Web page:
The explosion of smart phones, originally led by the iPhone 2007, has catalyzed the explosion of mobile medical apps which our readers are surely familiar with. But, along with the proliferation of medical reference apps and interfaces to electronic health records (EHRs), there is a much broader world of mobile medical devices and simpler phone interfaces collectively termed “mHealth,” which is an area of intense interest for governments, industry and care providers.
This year, this interest has been punctuated by nearly half a dozen different mobile health meetings — many that iMedicalApps has attended and participated in. Perhaps, the largest one of all — the mHealth Summit — is now in session in the Washington Convention Center, sponsored in part by the Foundation at National Institutes of Health (FNIH) — an event we are currently attending. This type of sponsorship is an indication of the importance mobile health (or “mHealth”) is now reaching. To further accentuate this, the keynote speaker to launch the event was Dr. Francis Collins, the director of the NIH himself.
In a rapidly moving talk, he emphasized that the NIH is taking this field very seriously and demonstrated a graph of the number of annual award in the mHealth space rising rapidly to a high of 150 awards in 2010. This summer, there will be a Summer Institute for 25 investigators for who will spend 5 days intensively learning about mHealth in La Jolla, sponsored by the office of Behavioral and Social Science research. He gave out the website and predicted that entry will be competitive. I would guess applicants did not even wait for his keynote to end before they started applying.
He also went on to give a few cogent examples of the reach of mHealth and activities in which the NIH is involved. The first was a multilingual mobile web enabled interface to the National Library of Medicine (NLM) archives. He noted that the NLM is a prime mover in getting validated and adequate medical information in front of the public. With this web access, available in English & Spanish, and platform independent, users can access information on drugs, medical news, medical dictionary, as well as use the search engine.
He then showed a collaborative research example where environmental exposures are hoped to be mapped to genetic changes. In this example, real time sampling of hydrocarbon vapors and carbon monoxide was performed by wearable devices connected to mobile phones. These were deployed throughout the Phoenix area and a real time map of these pollutants was collected. On the screen, we could see a collection of dots rapidly moving around the city and changing from green to yellow to red. The interesting thing was that the distribution of these pollutants was not at all even — yet the average pollution reported that same day was in the low range. The same technology was used in Gulf of Mexico after the Deep Water oil spill, being placed on shrimp boats to map hydrocarbon vapors.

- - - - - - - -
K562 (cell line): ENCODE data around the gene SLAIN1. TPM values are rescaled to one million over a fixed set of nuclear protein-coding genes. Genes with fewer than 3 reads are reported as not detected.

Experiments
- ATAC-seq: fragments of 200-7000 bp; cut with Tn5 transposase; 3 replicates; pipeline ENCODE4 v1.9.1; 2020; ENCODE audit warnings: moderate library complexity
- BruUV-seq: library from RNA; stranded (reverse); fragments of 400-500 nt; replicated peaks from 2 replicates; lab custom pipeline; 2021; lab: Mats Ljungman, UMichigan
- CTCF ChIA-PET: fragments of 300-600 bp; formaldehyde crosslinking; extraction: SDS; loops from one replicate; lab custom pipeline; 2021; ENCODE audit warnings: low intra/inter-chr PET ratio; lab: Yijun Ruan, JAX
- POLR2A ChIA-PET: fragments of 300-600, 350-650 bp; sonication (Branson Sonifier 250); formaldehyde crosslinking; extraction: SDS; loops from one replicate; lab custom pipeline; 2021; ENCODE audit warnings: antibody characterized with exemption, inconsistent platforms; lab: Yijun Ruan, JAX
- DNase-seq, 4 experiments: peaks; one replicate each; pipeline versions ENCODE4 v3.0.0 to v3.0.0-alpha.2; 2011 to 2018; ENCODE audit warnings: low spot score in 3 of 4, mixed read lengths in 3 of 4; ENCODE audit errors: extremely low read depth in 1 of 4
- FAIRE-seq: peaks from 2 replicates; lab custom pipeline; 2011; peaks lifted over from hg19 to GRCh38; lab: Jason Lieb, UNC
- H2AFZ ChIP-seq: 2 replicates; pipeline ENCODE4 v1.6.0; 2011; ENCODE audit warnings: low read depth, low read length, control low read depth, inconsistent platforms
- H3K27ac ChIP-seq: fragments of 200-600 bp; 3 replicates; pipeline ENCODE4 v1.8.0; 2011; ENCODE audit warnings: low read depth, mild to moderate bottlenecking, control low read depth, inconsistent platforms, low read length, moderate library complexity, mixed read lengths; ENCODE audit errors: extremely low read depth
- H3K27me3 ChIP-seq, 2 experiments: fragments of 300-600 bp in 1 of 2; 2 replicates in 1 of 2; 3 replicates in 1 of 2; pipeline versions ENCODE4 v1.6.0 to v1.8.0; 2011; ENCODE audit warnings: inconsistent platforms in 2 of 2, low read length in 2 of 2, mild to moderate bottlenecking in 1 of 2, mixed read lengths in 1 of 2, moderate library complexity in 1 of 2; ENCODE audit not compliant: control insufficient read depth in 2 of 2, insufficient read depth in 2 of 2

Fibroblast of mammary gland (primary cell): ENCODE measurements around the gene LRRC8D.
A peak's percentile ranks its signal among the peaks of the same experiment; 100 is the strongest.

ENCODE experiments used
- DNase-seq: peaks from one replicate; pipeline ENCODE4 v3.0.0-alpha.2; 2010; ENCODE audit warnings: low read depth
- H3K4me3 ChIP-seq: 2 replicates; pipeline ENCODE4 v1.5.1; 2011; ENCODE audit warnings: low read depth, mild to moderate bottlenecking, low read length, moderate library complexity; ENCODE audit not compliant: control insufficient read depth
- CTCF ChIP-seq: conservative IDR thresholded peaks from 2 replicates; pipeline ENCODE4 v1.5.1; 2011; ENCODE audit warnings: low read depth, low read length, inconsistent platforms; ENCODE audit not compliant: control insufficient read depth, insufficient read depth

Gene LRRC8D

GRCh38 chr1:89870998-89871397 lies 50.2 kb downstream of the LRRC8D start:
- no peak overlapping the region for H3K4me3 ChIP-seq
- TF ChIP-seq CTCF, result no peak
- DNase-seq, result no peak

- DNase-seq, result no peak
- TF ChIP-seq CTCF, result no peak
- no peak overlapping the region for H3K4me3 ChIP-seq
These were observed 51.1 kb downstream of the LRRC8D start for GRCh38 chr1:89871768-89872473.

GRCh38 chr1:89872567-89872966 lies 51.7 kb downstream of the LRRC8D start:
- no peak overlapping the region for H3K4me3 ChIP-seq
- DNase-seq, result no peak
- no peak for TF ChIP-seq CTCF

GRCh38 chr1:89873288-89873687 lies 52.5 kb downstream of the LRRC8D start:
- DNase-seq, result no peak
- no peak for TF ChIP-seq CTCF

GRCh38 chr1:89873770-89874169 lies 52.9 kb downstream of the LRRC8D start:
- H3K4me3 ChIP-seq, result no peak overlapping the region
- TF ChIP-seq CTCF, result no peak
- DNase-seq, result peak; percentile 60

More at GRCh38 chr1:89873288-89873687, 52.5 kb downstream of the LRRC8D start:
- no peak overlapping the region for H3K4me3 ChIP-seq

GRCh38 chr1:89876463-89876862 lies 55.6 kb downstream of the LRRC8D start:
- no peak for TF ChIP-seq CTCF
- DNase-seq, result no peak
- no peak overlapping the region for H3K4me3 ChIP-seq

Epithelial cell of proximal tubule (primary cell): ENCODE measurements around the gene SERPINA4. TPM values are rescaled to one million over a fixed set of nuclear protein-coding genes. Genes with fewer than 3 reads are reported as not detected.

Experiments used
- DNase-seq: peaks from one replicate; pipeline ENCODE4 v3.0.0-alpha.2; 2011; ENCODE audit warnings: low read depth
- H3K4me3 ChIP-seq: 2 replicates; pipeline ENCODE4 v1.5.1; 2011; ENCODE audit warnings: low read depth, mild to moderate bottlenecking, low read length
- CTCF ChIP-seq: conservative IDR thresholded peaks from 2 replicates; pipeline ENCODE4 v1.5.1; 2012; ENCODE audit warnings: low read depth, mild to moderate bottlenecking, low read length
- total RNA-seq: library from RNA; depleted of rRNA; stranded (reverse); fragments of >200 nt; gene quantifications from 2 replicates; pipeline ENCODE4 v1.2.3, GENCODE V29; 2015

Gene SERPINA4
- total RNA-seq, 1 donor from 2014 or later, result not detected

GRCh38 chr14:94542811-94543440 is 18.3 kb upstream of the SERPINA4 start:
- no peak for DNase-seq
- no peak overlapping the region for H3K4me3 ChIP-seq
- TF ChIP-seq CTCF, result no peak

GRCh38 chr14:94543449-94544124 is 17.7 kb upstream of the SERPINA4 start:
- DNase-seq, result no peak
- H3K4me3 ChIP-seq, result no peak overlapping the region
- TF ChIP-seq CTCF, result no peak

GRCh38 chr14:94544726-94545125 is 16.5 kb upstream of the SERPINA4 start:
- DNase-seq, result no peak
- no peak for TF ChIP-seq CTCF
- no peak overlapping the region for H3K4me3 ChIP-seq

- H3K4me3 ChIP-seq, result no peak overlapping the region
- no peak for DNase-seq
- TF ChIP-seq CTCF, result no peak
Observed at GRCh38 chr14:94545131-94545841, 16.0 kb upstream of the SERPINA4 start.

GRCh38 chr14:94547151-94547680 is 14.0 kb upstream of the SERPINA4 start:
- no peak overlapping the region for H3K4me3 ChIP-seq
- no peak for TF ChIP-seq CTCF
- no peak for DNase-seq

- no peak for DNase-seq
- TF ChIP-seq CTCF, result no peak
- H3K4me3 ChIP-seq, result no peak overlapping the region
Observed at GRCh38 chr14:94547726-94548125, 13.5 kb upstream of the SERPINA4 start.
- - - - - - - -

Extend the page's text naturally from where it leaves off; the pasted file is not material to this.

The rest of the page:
Todd Park, Chief Technology Officer of the department of Health and Humans Services then followed and gave a rapid fire summary of his vision for the government’s role in promoting health via mobile devices. The first example he gave was the tremendously successful Text4Babies program. This was launched in cooperation with the National Healthy Mothers coalition. In this program, pregnant mothers simply text “baby” (or “bebe” if Spanish speaking) to 51141 and then receive up to 3 free SMS messages weekly, timed by thier due date, covering nutrition, breast feeding and other resources to help improve birth outcomes. It is now the largest free mobile health program in US , having enrolled more than 110k mothers. He underscored how it’s just getting started. The HHS has created a ”text for babies task force” to adapt this approach to others health problems such as smoking and childhood obesity.
The goal, in Mr. Park’s mind, is for the HHS and the government in general to liberate health data (his slogan is “data liberacion”!) and let the innovators of the world turn it into new ideas and applications. The model is the National Oceanic and Atmospheric Administration (NOAA), a governmental agency which freely disperses weather information. On the weather.com platform, the Weather channel and hundreds of other resources have been built. He wants to build the NOAA of health to catalyze an ecosystem of innovators, to help both providers and patients. He states that shared community data on smoking, healthy foods, and smoking have already led to a “stunning” range of apps.
Finally, he quoted the “Blue Button” program already in progress at the Veterans Administration (VA). This rapidly spreading concept simply places a blue button on a web page which allows the qualified user to download his or her health records. It is already being adopted by other agencies and even some commercial payors. At the VA, he says more than 100k users have already used the Blue Button.
In conclusion, he argued that new incentives and free data will lead to continually improving health systems, and one in which mHealth will play a pivotal role. He left the energized audience with his farewell “may the force be with you all!”
Stay tuned to iMedicalApps this week — we’re at the mHealth Summit and will be providing analysis throughout the week from key players and introducing new mobile health technologies.
*This blog post was originally published at iMedicalApps*